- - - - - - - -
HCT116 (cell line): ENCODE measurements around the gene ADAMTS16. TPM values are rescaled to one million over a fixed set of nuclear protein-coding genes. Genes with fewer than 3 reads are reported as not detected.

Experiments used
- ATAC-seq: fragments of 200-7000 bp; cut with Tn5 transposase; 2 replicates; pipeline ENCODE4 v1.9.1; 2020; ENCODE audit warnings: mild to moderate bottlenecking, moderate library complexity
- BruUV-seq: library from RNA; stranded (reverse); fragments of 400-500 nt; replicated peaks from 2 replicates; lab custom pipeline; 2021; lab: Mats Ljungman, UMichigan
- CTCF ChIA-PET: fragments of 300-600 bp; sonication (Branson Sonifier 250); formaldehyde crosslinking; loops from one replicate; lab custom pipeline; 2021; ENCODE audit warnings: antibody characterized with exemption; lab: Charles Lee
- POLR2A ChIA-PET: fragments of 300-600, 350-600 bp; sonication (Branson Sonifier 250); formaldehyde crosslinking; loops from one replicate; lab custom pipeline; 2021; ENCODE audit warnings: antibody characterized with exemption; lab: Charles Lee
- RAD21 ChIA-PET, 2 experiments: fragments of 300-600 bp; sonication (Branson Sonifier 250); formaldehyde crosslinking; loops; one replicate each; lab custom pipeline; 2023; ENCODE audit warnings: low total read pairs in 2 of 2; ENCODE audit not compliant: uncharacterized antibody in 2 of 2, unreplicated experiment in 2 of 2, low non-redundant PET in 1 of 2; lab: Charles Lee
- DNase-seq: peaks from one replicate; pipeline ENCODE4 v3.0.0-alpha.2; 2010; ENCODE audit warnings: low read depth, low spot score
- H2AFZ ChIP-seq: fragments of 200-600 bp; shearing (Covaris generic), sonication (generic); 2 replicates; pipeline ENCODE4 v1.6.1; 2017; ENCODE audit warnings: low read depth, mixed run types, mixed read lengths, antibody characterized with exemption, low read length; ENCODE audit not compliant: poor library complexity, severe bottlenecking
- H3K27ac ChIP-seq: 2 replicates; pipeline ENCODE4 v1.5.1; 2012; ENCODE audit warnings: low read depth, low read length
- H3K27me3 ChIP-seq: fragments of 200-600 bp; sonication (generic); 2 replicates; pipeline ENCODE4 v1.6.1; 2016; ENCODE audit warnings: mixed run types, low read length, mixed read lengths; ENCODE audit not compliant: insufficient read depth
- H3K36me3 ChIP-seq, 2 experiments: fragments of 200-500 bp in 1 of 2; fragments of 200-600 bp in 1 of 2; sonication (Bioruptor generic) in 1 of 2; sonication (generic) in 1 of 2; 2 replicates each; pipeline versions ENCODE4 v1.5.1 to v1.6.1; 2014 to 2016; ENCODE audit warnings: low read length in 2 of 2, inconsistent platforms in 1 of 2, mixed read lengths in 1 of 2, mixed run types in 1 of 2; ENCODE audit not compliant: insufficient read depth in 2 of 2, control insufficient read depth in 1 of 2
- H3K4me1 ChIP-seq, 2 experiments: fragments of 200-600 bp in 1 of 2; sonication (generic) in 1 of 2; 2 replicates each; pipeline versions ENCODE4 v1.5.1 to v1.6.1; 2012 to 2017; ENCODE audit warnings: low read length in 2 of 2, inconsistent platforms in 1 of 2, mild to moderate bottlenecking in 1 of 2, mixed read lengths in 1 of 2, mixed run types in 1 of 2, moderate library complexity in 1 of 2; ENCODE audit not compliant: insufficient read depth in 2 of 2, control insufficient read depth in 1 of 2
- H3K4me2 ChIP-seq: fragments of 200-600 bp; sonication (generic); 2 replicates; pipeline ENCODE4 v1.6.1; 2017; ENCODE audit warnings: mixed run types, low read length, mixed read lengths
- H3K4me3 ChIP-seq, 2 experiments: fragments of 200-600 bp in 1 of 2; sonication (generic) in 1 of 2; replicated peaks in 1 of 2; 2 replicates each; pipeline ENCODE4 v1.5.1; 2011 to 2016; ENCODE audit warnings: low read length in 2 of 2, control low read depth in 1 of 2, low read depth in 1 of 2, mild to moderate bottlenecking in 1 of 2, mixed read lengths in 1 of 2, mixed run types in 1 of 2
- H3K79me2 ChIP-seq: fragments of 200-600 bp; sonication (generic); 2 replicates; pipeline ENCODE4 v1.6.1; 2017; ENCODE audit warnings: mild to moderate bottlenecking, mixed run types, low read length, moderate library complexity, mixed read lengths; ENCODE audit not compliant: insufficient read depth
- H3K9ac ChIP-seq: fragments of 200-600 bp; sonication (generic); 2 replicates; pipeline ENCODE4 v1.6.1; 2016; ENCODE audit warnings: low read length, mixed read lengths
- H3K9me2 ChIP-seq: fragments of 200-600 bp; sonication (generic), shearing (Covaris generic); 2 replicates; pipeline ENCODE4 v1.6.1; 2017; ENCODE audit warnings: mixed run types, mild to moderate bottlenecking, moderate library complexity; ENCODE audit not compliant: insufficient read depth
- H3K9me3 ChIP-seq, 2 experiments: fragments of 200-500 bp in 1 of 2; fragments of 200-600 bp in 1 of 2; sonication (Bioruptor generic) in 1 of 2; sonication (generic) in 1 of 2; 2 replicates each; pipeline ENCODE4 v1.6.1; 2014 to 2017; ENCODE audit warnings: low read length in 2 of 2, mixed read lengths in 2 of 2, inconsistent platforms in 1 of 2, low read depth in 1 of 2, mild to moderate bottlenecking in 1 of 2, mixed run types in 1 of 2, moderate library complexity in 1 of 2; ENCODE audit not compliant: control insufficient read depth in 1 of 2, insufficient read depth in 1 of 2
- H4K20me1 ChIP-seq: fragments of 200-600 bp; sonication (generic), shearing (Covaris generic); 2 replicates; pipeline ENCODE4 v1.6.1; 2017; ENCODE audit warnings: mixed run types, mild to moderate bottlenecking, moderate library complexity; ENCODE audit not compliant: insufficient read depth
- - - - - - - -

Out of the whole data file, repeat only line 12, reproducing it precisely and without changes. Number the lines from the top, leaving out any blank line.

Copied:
- H3K36me3 ChIP-seq, 2 experiments: fragments of 200-500 bp in 1 of 2; fragments of 200-600 bp in 1 of 2; sonication (Bioruptor generic) in 1 of 2; sonication (generic) in 1 of 2; 2 replicates each; pipeline versions ENCODE4 v1.5.1 to v1.6.1; 2014 to 2016; ENCODE audit warnings: low read length in 2 of 2, inconsistent platforms in 1 of 2, mixed read lengths in 1 of 2, mixed run types in 1 of 2; ENCODE audit not compliant: insufficient read depth in 2 of 2, control insufficient read depth in 1 of 2